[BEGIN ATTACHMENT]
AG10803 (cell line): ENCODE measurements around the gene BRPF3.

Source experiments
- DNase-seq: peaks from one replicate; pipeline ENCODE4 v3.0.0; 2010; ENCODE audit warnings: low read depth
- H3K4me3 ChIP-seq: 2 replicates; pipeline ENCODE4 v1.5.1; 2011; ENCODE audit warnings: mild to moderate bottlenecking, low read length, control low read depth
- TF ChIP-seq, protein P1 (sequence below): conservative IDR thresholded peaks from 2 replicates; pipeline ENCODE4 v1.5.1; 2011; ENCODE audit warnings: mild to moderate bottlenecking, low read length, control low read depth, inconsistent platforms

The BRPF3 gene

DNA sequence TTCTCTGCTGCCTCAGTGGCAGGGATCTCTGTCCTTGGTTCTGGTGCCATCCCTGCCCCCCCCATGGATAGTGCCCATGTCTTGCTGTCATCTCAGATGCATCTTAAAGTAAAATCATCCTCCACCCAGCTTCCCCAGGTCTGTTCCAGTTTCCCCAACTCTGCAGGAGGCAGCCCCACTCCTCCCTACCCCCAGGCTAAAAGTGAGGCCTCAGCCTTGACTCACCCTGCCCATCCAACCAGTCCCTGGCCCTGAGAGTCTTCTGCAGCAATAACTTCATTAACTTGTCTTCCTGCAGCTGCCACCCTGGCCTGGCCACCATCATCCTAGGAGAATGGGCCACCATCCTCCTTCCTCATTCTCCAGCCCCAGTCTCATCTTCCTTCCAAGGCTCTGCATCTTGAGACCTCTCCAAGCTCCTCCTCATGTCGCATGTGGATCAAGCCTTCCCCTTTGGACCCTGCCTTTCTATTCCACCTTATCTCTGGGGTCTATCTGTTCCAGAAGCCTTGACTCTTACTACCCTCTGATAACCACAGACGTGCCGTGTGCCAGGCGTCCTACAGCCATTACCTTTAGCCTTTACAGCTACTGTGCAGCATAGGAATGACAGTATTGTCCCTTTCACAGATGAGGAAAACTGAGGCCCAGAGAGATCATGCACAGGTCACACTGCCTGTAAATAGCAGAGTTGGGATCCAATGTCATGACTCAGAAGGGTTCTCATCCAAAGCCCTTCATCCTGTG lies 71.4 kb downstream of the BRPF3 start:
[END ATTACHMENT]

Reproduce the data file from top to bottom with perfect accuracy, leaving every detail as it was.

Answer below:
AG10803 (cell line): ENCODE measurements around the gene BRPF3.

Source experiments
- DNase-seq: peaks from one replicate; pipeline ENCODE4 v3.0.0; 2010; ENCODE audit warnings: low read depth
- H3K4me3 ChIP-seq: 2 replicates; pipeline ENCODE4 v1.5.1; 2011; ENCODE audit warnings: mild to moderate bottlenecking, low read length, control low read depth
- TF ChIP-seq, protein P1 (sequence below): conservative IDR thresholded peaks from 2 replicates; pipeline ENCODE4 v1.5.1; 2011; ENCODE audit warnings: mild to moderate bottlenecking, low read length, control low read depth, inconsistent platforms

The BRPF3 gene

DNA sequence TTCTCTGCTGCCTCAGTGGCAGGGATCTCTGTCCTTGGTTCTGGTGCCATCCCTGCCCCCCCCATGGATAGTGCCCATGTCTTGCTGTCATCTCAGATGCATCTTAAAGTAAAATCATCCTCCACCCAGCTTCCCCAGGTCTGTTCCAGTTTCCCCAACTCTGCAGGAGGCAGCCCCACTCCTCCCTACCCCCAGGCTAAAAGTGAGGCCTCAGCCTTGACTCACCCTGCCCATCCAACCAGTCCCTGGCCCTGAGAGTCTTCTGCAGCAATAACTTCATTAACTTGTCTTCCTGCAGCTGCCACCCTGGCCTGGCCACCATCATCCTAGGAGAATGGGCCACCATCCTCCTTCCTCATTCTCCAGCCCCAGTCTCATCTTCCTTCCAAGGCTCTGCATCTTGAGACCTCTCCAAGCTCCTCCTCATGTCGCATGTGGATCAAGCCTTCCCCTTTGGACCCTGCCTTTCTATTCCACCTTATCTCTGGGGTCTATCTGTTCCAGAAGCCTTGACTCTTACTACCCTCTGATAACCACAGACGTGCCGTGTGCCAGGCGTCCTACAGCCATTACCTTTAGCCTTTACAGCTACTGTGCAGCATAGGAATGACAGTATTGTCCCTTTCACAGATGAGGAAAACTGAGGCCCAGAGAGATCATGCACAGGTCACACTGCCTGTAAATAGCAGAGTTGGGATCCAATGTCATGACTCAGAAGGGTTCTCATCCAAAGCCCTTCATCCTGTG lies 71.4 kb downstream of the BRPF3 start: